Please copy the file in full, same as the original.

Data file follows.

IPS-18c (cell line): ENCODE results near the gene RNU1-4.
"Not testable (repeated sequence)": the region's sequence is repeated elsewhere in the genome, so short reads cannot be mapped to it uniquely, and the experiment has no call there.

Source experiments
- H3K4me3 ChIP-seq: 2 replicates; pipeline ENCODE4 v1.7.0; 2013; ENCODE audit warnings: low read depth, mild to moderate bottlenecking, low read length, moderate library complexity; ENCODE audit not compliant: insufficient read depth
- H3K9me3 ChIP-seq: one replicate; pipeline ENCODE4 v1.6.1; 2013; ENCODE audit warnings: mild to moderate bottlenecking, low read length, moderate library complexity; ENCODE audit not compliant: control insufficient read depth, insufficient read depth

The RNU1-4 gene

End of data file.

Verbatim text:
IPS-18c (cell line): ENCODE results near the gene RNU1-4.
"Not testable (repeated sequence)": the region's sequence is repeated elsewhere in the genome, so short reads cannot be mapped to it uniquely, and the experiment has no call there.

Source experiments
- H3K4me3 ChIP-seq: 2 replicates; pipeline ENCODE4 v1.7.0; 2013; ENCODE audit warnings: low read depth, mild to moderate bottlenecking, low read length, moderate library complexity; ENCODE audit not compliant: insufficient read depth
- H3K9me3 ChIP-seq: one replicate; pipeline ENCODE4 v1.6.1; 2013; ENCODE audit warnings: mild to moderate bottlenecking, low read length, moderate library complexity; ENCODE audit not compliant: control insufficient read depth, insufficient read depth

The RNU1-4 gene